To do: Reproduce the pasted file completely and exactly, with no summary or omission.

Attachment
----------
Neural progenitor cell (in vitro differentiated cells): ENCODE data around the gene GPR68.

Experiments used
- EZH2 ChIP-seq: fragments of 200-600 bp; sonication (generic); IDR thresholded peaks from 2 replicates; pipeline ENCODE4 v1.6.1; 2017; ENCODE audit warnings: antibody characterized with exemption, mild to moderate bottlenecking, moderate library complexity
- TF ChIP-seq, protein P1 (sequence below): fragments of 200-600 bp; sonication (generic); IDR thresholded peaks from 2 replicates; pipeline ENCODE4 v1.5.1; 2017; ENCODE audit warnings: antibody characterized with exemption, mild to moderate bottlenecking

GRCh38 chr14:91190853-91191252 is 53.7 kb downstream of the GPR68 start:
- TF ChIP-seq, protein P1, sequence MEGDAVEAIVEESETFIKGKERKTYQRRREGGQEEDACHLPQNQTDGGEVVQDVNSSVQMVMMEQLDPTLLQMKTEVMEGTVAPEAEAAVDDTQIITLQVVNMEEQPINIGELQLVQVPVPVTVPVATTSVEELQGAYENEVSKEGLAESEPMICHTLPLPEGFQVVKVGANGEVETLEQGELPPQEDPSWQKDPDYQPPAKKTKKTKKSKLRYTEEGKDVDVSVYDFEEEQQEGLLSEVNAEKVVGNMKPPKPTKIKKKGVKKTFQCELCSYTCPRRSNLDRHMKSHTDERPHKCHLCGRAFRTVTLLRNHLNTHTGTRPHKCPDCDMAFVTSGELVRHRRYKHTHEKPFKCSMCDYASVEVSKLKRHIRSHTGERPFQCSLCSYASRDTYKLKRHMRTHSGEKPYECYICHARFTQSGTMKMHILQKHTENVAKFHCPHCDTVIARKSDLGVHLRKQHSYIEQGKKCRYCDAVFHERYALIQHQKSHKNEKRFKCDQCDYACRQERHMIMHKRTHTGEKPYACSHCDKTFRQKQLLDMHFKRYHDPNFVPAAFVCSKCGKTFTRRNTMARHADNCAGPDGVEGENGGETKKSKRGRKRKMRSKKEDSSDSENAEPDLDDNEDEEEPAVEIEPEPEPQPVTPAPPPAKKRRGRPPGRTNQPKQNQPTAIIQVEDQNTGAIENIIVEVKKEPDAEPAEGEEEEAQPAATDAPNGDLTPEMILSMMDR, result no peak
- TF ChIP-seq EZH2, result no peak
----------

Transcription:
Neural progenitor cell (in vitro differentiated cells): ENCODE data around the gene GPR68.

Experiments used
- EZH2 ChIP-seq: fragments of 200-600 bp; sonication (generic); IDR thresholded peaks from 2 replicates; pipeline ENCODE4 v1.6.1; 2017; ENCODE audit warnings: antibody characterized with exemption, mild to moderate bottlenecking, moderate library complexity
- TF ChIP-seq, protein P1 (sequence below): fragments of 200-600 bp; sonication (generic); IDR thresholded peaks from 2 replicates; pipeline ENCODE4 v1.5.1; 2017; ENCODE audit warnings: antibody characterized with exemption, mild to moderate bottlenecking

GRCh38 chr14:91190853-91191252 is 53.7 kb downstream of the GPR68 start:
- TF ChIP-seq, protein P1, sequence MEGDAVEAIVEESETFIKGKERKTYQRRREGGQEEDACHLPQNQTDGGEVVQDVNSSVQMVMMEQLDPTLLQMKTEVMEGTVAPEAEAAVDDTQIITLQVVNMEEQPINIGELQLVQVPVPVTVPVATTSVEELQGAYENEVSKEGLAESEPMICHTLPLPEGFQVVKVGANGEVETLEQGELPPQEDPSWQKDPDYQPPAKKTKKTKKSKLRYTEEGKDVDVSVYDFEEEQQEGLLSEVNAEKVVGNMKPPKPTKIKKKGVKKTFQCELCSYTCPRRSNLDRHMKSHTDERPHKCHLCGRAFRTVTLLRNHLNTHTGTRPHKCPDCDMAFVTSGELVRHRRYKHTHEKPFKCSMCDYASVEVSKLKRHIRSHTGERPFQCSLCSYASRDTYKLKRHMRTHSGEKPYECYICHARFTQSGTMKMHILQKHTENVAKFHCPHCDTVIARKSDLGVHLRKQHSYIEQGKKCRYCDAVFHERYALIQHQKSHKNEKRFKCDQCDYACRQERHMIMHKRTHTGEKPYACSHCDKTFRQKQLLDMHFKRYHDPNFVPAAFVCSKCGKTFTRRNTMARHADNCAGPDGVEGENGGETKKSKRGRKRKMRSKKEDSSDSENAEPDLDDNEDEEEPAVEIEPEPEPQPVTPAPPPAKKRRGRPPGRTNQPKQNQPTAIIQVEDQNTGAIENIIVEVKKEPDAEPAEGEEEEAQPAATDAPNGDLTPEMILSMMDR, result no peak
- TF ChIP-seq EZH2, result no peak